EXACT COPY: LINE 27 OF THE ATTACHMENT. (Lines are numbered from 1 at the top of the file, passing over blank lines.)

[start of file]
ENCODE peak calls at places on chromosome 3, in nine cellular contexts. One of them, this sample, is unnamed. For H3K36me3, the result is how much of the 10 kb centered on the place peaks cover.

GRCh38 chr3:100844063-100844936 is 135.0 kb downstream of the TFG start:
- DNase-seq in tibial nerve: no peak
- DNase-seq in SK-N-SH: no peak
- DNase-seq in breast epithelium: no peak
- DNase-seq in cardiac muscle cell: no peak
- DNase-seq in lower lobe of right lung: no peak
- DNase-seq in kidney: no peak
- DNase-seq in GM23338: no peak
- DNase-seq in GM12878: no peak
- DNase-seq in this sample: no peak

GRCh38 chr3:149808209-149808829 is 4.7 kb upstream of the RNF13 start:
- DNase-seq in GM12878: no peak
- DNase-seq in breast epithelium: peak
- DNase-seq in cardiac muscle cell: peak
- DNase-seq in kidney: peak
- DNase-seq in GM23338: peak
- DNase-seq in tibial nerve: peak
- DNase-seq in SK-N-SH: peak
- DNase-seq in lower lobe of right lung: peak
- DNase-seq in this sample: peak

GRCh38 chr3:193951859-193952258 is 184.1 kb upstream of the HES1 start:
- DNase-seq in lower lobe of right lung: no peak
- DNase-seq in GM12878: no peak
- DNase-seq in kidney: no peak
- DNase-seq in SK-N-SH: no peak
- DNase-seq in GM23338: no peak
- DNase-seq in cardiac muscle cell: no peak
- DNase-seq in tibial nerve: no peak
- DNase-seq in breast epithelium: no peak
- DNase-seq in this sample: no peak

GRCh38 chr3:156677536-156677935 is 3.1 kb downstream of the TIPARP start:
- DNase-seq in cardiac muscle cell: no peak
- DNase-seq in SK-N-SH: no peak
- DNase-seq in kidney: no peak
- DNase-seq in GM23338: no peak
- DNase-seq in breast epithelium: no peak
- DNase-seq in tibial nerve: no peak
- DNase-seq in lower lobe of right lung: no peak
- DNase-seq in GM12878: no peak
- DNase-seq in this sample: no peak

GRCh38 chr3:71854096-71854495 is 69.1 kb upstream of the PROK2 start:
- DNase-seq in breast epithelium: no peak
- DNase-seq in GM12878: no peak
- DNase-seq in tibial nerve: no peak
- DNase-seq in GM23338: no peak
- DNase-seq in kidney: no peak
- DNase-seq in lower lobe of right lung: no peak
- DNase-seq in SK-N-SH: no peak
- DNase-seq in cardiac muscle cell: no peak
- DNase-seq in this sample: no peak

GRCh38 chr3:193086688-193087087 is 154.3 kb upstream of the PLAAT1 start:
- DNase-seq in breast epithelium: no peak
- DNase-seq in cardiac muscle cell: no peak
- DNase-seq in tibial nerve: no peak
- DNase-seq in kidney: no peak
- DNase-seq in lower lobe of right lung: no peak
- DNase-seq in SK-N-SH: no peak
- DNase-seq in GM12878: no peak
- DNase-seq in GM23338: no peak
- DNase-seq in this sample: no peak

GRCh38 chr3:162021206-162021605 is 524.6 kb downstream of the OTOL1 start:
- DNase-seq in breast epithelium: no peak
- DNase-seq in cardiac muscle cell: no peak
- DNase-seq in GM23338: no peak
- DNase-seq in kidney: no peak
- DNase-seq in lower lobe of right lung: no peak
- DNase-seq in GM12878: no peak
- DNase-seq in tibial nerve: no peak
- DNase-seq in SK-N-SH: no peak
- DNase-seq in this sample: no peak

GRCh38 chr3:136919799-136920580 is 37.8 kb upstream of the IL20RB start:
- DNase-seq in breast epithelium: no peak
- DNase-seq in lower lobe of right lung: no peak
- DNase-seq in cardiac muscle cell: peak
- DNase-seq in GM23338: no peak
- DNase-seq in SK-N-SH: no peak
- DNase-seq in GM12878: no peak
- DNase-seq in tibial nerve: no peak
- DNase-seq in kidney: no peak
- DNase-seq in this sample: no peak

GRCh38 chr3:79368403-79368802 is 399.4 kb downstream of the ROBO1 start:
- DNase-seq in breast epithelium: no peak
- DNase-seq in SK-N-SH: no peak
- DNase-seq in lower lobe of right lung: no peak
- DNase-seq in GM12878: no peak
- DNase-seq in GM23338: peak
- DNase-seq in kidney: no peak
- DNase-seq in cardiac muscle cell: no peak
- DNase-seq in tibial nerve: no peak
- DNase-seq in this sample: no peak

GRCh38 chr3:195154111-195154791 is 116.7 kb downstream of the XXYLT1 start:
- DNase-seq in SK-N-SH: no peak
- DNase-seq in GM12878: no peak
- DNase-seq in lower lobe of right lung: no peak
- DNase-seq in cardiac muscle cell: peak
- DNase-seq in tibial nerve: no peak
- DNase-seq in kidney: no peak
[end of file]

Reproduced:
- DNase-seq in GM23338: no peak